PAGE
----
Friday, Nov. 9 ended the first week of the 2007 WGA strike. It was also the night that the Academy of Motion Picture Arts and Sciences held the Jack Oakie Celebration of Comedy in Film featuring Judd…
Writers Guild Of America
Studios that scrambled to stockpile scripts in advance of the writers strike are now forced into a Darwinian dilemma: They must pick the fittest projects, and perhaps scuttle the rest.
Attention, writers and studios: While you've haggled over how to divvy up the spoils from your work, there's a subculture already jockeying to cash in on your labor misery.
Far from the WGA picket lines, there's a place where top-tier screenwriters are, in theory, still free to work on movies backed by the U.S. studios.
Both sides in the writers strike proclaim they're eager to get back to the negotiating table -- until you read the fine print.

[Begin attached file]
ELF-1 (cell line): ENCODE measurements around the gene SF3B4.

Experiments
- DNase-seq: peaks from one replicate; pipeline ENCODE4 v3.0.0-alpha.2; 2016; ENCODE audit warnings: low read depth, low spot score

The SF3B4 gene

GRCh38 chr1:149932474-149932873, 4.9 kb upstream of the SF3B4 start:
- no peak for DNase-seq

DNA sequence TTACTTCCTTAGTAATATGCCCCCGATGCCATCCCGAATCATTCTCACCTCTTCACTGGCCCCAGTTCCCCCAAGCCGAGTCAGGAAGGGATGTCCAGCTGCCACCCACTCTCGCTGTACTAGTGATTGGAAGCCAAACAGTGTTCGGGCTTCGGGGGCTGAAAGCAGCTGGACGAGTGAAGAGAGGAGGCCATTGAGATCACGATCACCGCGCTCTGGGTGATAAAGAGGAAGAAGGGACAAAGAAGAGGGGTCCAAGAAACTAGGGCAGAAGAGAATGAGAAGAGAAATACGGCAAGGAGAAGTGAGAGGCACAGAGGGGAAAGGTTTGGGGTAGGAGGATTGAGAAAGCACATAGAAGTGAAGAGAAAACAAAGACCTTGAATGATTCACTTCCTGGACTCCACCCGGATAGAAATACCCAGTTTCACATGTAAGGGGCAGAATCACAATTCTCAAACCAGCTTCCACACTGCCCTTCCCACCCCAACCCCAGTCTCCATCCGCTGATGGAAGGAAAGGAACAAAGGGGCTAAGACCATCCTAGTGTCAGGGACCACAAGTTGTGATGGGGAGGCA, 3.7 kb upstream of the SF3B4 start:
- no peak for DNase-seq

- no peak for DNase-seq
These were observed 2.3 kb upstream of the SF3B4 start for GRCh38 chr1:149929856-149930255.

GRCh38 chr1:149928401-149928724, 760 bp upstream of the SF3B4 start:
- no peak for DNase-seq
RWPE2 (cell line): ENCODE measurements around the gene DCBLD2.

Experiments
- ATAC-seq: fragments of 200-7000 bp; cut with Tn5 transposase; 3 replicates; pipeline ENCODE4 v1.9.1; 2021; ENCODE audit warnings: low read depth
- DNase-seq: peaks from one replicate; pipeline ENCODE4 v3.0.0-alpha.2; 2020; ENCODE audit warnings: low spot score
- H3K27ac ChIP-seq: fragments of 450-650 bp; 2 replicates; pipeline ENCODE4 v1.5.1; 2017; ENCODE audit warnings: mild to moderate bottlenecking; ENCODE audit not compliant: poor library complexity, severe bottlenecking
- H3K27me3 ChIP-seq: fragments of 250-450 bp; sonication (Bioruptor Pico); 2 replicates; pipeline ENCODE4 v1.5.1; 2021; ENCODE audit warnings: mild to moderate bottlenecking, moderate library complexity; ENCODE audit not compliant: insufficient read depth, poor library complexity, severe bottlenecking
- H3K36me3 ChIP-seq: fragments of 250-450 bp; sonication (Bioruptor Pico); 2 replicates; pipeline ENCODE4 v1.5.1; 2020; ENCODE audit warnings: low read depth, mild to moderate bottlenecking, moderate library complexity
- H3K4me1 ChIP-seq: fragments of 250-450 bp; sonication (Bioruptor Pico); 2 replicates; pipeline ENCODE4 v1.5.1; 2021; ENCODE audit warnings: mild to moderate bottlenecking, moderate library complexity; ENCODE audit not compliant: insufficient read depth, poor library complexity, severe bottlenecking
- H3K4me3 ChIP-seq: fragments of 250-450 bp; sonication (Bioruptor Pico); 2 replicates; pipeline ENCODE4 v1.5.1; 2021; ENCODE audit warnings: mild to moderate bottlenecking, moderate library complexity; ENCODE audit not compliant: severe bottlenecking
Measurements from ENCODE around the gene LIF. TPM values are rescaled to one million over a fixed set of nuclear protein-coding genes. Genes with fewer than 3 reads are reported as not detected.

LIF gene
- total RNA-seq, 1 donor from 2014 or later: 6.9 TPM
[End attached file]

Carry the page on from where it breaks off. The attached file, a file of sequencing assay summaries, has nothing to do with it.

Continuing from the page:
Screenwriter solidarity begins in the classroom -- and a lesson about union fidelity is being taught to wannabe scribes who don't even have their WGA union cards yet.
A sizeable chunk of WGA members -- who backed the guild with an overwhelming strike authorization and have been walking picket lines -- will break ranks with their union for the first time today.
Jack Bauer's seventh mission has been delayed for the foreseeable future, as Fox announced Wednesday that "24" won't be back until the network can air the entire season, uninterrupted.
What will it take to end the strike? Writers and producers were making progress on key sticking points when negotiations ended abruptly Sunday evening.
As showrunners rallied en masse Wednesday outside the Disney studio gates, the fallout from the three-day-old Writers Guild of America walkout began impacting some of primetime's biggest hits…
Entertainment law firms, especially those at the top echelon, foresee changes wrought by the strike but not a reduction of work.